There was a minor scientific glitch. The hockey stick contradicted previous work that had concluded that there had been a 'medieval warm period.' In fact, it disagreed with a plot published by the IPCC itself a decade earlier (in its 1990 report) that showed pronounced warm temperatures from the years 1000 to 1400.
Such inconsistencies are common in science, and scientists love them. They mean more work, maybe a little public attention (which can't hurt funding), and the excitement that comes with the effort to resolve uncertainty. The Soon and Baliunas paper was part of this process. Their paper presented all the data in favor of the medieval warm period.
The debate grew. Critics of Soon and Baliunas charged that their paper wasn't balanced; because it consisted of a compilation of data showing warming at different locations at different times, the criticism went, the work was not a valid refutation of the hockey stick analysis, which had combined a much larger set of data. That was a valid concern, but it didn't necessarily mean that the Soon and Baliunas results should be ignored. It simply meant that the issue was still open.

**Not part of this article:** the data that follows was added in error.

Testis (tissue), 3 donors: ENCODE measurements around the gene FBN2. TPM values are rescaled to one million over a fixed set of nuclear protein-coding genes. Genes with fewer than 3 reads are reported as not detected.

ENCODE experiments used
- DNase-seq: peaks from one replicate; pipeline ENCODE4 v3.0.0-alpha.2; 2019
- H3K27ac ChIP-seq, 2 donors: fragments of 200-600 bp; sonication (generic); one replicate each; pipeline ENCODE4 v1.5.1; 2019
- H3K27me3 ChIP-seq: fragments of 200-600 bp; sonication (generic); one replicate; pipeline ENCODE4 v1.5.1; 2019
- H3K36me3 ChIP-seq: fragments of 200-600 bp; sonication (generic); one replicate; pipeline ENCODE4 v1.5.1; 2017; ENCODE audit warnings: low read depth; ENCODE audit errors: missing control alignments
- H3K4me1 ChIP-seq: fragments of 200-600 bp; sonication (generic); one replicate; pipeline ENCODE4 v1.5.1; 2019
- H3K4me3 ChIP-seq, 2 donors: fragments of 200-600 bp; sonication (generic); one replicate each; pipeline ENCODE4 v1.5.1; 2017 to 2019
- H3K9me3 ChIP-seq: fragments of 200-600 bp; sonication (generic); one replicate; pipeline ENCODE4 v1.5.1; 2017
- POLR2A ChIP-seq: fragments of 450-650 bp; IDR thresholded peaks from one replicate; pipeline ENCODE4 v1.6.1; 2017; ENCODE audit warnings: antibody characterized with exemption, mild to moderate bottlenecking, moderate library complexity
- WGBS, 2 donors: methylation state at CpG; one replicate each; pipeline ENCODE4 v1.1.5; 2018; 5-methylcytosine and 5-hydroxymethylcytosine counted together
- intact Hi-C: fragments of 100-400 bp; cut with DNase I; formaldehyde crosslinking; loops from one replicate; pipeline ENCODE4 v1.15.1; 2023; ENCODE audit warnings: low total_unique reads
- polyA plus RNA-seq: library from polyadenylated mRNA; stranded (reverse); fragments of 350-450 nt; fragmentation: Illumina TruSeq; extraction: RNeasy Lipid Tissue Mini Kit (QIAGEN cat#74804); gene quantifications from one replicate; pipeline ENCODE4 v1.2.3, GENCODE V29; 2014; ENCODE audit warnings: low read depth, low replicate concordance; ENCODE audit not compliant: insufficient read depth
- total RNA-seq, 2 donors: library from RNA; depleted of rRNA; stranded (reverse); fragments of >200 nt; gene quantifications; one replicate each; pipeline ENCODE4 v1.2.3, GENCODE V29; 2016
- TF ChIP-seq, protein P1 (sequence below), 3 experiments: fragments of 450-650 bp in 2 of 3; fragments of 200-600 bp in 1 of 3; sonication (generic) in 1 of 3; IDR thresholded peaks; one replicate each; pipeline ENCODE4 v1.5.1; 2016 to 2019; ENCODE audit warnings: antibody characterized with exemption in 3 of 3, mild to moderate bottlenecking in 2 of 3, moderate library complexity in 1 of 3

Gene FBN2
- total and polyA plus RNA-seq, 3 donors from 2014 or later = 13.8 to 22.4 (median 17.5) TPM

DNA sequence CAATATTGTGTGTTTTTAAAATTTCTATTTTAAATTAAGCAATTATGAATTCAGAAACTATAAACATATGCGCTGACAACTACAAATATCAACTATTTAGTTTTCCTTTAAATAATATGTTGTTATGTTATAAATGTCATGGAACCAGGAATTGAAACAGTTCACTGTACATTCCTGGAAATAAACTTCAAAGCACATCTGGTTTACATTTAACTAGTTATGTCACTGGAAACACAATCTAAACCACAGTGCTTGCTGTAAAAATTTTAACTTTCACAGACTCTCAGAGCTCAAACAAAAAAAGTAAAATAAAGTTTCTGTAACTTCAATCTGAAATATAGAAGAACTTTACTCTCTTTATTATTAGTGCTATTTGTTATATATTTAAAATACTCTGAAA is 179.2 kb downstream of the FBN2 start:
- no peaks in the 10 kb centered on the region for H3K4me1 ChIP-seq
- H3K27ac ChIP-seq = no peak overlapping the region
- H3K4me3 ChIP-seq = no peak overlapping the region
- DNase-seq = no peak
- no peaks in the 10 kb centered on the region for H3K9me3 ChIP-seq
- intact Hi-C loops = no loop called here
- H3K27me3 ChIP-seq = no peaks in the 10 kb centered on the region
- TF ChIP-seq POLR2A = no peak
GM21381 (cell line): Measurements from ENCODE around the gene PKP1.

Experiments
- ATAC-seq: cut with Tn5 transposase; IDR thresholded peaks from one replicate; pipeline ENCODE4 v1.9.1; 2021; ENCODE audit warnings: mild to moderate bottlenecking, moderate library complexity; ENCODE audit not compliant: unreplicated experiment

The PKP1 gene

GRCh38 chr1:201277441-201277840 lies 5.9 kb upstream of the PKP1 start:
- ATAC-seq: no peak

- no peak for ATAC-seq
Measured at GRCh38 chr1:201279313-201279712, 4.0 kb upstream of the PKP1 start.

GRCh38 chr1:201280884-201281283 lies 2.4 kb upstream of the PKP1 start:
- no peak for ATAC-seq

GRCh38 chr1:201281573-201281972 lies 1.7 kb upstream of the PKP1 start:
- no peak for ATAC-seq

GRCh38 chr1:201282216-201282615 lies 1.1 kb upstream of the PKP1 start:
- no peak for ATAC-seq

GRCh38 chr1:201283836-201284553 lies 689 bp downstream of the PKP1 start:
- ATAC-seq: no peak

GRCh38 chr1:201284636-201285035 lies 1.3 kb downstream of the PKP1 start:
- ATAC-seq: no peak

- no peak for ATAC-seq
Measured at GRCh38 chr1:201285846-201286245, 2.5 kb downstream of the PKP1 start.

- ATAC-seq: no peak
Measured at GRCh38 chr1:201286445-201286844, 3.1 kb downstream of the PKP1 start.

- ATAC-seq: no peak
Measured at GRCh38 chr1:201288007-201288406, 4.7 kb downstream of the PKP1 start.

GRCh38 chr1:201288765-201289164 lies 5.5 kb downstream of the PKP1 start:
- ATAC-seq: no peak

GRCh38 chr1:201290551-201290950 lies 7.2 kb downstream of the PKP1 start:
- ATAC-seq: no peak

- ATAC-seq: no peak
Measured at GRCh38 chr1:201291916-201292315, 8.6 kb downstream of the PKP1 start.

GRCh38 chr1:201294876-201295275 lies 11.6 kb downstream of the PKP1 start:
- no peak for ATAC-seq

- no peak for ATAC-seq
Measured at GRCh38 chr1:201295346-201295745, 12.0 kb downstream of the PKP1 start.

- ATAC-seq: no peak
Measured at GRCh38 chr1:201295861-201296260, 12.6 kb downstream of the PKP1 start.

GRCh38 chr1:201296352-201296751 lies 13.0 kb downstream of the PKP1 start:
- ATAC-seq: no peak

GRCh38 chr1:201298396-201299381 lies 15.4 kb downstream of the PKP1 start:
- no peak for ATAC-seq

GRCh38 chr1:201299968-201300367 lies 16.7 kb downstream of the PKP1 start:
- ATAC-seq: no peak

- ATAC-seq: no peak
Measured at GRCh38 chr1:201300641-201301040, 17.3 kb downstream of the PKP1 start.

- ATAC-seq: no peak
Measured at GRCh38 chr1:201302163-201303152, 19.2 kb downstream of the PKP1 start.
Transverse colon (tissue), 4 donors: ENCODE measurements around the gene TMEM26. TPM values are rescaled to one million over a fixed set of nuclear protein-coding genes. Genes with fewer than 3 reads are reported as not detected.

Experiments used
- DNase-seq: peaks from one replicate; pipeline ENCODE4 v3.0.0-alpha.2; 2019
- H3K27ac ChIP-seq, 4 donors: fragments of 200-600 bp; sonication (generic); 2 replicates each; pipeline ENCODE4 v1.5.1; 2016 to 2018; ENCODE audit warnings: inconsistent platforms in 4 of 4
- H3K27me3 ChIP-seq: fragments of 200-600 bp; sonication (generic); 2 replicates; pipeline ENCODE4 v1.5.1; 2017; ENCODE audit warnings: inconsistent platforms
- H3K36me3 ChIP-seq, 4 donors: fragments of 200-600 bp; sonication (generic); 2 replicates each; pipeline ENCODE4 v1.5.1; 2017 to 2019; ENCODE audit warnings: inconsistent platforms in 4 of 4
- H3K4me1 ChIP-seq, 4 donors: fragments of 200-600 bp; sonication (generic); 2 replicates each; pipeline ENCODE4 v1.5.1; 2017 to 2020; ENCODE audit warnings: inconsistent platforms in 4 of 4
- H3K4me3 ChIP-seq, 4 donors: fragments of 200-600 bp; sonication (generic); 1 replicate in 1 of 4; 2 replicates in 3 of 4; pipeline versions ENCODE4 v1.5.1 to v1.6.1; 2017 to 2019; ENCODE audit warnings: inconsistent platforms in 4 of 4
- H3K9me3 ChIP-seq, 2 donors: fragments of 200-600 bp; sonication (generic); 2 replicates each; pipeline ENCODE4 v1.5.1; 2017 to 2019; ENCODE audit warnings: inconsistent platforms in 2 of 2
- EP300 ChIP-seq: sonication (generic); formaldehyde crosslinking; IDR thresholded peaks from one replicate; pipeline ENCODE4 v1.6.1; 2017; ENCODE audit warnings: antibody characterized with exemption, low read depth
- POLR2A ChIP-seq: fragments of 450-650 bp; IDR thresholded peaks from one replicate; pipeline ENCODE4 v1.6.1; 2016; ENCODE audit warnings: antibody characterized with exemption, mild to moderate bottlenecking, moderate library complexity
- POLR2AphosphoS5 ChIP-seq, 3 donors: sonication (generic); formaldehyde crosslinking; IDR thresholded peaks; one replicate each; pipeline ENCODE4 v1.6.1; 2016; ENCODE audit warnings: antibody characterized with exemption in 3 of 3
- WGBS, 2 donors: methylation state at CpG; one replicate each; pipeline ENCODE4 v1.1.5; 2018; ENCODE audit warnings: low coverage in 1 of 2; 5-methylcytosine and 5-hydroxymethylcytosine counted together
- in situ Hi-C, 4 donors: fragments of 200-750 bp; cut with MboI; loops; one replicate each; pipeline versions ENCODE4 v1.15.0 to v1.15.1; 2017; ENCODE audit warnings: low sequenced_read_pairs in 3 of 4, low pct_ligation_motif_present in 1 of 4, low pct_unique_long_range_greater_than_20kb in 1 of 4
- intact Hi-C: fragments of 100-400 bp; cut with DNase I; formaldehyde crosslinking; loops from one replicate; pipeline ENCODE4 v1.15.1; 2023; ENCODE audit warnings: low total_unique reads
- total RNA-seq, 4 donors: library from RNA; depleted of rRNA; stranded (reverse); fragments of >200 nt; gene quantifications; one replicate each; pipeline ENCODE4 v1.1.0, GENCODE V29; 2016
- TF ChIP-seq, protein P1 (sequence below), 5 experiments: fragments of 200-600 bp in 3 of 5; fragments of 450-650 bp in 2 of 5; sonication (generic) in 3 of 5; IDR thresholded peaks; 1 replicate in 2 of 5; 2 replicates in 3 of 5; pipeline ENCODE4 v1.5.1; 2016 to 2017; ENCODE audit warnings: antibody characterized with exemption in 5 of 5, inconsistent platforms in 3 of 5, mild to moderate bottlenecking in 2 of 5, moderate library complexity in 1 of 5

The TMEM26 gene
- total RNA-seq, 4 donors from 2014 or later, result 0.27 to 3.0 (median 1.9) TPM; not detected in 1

Meanwhile, critics excoriated Climate Research for allegedly failing to vet the Soon and Baliunas paper properly. The publisher, a German company called Inter-Research, agreed, leading to the resignation of the journal's editor-in-chief and, eventually, five other editors.
Then last month the situation became even more complex. S. McIntyre and R. McKitrick published a paper in Energy and Environment with a detailed critique of the original hockey stick work. They stated bluntly that the original Mann papers contained 'collation errors, unjustifiable truncations of extrapolation of source data, obsolete data, geographical location errors, incorrect calculations of principal components, and other quality control defects.' Moreover, when they corrected these errors, the medieval warm period came back—strongly. Mann, et al., disagreed. They immediately posted a reply on the Web, with their criticism of McIntyre and McKitrick's analysis.